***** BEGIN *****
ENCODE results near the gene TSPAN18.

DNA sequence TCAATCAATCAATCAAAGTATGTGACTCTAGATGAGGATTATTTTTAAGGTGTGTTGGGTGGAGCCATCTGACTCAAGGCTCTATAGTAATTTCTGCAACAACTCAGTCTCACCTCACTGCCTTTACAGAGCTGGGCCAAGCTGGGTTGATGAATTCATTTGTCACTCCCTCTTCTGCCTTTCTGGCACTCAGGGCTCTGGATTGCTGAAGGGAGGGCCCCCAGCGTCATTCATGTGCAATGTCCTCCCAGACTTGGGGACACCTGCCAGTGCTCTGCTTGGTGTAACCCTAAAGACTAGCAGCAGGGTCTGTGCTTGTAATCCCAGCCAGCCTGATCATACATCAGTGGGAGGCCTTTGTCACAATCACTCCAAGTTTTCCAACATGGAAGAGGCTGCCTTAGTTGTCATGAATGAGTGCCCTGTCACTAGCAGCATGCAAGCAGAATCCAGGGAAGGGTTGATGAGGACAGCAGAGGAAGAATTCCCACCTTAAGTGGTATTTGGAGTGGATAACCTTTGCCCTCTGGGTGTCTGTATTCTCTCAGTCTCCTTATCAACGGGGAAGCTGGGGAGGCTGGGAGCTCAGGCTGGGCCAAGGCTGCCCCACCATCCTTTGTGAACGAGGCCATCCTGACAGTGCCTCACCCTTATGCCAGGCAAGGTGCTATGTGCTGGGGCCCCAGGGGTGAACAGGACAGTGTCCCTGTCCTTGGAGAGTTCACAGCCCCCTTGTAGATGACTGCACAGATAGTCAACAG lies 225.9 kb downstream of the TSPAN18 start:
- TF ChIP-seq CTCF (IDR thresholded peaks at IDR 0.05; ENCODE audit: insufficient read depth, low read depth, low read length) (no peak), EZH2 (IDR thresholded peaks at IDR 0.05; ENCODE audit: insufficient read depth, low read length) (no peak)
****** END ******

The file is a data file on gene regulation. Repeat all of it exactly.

ENCODE results near the gene TSPAN18.

DNA sequence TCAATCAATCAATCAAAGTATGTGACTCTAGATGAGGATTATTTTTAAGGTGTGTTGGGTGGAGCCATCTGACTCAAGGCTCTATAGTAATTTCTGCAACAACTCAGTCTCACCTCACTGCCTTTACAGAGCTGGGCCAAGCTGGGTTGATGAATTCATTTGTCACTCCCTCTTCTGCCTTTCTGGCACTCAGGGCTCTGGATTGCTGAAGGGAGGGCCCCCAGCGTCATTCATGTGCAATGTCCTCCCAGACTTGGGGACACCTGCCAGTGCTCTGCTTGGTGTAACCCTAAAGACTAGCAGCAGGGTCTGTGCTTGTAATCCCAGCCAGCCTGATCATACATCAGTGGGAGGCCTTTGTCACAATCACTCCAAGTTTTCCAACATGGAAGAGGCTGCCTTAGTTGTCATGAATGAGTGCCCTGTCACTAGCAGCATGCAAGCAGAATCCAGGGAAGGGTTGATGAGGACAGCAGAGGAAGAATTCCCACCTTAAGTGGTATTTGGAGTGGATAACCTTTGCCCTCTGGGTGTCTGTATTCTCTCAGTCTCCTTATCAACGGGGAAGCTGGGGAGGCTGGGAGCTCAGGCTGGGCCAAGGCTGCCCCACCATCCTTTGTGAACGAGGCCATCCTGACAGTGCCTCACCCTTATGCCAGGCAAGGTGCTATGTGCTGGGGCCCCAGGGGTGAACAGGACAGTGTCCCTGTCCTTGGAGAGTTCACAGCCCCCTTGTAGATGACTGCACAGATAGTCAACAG lies 225.9 kb downstream of the TSPAN18 start:
- TF ChIP-seq CTCF (IDR thresholded peaks at IDR 0.05; ENCODE audit: insufficient read depth, low read depth, low read length) (no peak), EZH2 (IDR thresholded peaks at IDR 0.05; ENCODE audit: insufficient read depth, low read length) (no peak)